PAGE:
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Baba Taher Oryan Hamadani was one of the most well-known poets of Persia who lived in 11th-century as he was born in Kurdish-Lurish family that is called Lak. He produced all his poems in local dialects and this is the reason people are highly engaged with his poems.
According to L.P Sutton he has probably mentioned all his words, including Most traditional sources in Luri dialect, while the name commonly applied from an early date to verses of this kind Fahlaviyat. Unfortunately little is known of his life and all we know is about he was born in a Kurdish-Luri family and lived in Hamedan.
He was known by the name of Baba Taher-e Oryan (The Naked), which suggests that he may have been a wandering dervish. The dates of his birth and death are unknown because it was not quite common in past to provide such a info even on tomb stone and this is transferred by heart to next generations.
Stories about his life may vary from 5th century AD till 11th. People are of the opinion that he used to live in 11th century AD then, it would make Baba Taher a contemporary of Ferdowsi, Avicenna as well as Omar Khayyam. Or the other study says; he lived between 1000 and 1055, which is unlikely.
It is said that Baba Tahir lived for seventy-five years. Rahat al-sodur of Ravandi, whose work was completed 603/1206, describes a meeting between Baba Tahir and the Seljuk conqueror Tughril (pp. 98–99). At the time when Baba Tahir lived in the 10th century, there were great changes occurring in the development and growth of literature and art. Medieval artists and poets in Persia were greatly respected and valued and had the right to express their thoughts freely.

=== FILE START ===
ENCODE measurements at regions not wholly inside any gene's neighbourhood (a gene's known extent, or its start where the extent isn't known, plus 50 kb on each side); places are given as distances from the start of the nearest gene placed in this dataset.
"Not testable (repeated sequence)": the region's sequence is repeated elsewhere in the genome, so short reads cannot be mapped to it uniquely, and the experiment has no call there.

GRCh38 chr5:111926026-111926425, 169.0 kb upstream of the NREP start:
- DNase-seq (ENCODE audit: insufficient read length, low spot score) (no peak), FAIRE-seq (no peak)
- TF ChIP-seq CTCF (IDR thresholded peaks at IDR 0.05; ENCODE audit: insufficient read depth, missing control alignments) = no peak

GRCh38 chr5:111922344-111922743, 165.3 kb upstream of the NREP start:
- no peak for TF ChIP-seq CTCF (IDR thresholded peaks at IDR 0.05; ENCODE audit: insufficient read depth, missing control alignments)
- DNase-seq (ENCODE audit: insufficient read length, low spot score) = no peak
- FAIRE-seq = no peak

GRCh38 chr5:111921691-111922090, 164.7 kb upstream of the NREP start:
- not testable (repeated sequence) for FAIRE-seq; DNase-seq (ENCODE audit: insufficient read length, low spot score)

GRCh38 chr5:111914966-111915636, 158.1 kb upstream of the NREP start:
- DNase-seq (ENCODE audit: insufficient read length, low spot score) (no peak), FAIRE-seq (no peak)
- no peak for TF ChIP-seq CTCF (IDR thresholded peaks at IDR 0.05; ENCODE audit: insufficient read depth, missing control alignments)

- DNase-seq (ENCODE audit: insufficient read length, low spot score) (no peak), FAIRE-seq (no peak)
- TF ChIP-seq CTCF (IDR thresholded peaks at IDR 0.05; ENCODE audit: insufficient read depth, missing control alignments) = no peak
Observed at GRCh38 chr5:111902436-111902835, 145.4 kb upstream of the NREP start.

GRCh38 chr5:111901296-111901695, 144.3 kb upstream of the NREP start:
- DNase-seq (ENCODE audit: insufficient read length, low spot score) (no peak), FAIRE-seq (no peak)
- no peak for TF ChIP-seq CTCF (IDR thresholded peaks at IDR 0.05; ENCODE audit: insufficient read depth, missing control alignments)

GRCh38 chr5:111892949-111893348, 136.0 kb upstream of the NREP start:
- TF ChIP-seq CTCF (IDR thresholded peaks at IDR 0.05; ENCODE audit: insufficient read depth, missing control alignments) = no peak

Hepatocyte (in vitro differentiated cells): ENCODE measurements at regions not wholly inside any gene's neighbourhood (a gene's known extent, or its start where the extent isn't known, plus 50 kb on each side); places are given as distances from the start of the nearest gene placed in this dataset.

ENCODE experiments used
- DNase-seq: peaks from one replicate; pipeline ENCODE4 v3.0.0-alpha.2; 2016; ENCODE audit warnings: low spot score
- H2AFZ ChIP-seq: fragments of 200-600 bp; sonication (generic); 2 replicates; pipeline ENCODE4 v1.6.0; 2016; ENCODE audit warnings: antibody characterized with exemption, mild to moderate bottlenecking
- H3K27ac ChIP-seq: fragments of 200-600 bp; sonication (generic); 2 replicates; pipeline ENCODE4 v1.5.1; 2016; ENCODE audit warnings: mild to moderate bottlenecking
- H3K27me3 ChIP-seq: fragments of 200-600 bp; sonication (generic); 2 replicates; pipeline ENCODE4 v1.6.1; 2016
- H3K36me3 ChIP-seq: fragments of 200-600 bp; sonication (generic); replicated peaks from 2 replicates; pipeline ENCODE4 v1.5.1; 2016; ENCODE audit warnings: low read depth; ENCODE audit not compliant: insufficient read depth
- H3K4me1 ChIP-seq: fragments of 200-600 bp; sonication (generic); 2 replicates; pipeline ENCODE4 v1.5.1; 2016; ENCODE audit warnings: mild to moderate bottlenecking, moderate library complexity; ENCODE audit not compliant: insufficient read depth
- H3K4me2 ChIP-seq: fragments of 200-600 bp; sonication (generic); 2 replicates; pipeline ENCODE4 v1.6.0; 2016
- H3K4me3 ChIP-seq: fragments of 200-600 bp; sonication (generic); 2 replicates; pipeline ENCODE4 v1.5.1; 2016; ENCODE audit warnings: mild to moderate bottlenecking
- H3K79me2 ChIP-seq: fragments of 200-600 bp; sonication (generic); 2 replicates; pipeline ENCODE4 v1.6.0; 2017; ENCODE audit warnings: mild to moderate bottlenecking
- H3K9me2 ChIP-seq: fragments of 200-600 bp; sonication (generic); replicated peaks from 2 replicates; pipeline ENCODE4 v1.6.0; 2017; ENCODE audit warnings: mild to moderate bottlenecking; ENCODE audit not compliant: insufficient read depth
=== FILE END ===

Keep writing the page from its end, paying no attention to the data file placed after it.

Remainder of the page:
Baba Tahir’s poems are recited to the present day all over Iran accompanied by the Setar, the three stringed viol or lute. This style of poetry is known as Fahliyat and it is very ancient. The quatrains of Baba Taher have a more amorous and mystical connotation rather than philosophical. Many of Baba Taher’s poems are of the do-Bayti style, a form of Persian quatrains, which some scholars regard as having affinities with Middle Persian verses.
Attributed to him is a work by the name Kalemat-e qesaar, a collection of nearly 400 aphorisms in Arabic, which has been the subject of commentaries, one allegedly by Ayn-al-Qozat Hamadani. An example of such a saying is one where Baba Tahir ties knowledge with gnosis: “Knowledge is the guide to gnosis, and when gnosis has come the vision of knowledge lapses and there remain only the movements of knowledge to gnosis”; “knowledge is the crown of the gnostic, and gnosis is the crown of knowledge”; “whoever witnesses what is decreed by God remains motionless and powerless.”
His current tomb, has been designed by Mohsen Foroughi who was one of the most well-known architect Iran back in 20th century and it is located near the northern entrance of the city in the middle of square, surrounded by flowers and winding paths. The structure consists of twelve external pillars surrounding a central tower. It was constructed in 1970.